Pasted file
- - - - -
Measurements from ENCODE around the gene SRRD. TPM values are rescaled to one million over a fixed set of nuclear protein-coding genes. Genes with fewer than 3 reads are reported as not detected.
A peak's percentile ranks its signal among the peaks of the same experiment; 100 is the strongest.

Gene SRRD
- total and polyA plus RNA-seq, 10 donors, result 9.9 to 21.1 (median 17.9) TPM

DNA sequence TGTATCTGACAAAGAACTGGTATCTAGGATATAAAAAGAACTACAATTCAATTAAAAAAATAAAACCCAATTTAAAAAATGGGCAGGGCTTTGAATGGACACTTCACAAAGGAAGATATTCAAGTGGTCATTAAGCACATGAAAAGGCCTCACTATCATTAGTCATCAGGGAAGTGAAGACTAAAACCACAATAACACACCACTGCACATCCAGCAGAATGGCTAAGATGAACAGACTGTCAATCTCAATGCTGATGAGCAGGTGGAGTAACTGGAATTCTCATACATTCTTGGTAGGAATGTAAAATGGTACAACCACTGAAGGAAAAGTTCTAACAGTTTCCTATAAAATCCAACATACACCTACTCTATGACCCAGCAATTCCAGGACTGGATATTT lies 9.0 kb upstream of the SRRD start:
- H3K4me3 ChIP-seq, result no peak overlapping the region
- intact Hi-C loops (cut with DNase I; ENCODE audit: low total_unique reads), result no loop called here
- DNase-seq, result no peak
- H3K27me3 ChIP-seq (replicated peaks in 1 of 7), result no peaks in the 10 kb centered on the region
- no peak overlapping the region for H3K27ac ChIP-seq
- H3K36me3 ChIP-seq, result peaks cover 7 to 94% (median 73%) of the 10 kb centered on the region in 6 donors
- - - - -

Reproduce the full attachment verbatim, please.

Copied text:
Measurements from ENCODE around the gene SRRD. TPM values are rescaled to one million over a fixed set of nuclear protein-coding genes. Genes with fewer than 3 reads are reported as not detected.
A peak's percentile ranks its signal among the peaks of the same experiment; 100 is the strongest.

Gene SRRD
- total and polyA plus RNA-seq, 10 donors, result 9.9 to 21.1 (median 17.9) TPM

DNA sequence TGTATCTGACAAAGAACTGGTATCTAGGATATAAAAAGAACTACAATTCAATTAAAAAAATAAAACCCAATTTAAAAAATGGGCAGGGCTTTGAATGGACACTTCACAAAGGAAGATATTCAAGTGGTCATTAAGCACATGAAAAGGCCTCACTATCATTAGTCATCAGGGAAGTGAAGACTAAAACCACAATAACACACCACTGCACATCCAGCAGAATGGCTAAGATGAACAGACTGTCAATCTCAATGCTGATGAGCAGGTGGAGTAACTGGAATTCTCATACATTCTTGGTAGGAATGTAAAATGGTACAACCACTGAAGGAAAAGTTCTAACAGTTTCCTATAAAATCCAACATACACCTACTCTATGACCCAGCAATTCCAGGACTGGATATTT lies 9.0 kb upstream of the SRRD start:
- H3K4me3 ChIP-seq, result no peak overlapping the region
- intact Hi-C loops (cut with DNase I; ENCODE audit: low total_unique reads), result no loop called here
- DNase-seq, result no peak
- H3K27me3 ChIP-seq (replicated peaks in 1 of 7), result no peaks in the 10 kb centered on the region
- no peak overlapping the region for H3K27ac ChIP-seq
- H3K36me3 ChIP-seq, result peaks cover 7 to 94% (median 73%) of the 10 kb centered on the region in 6 donors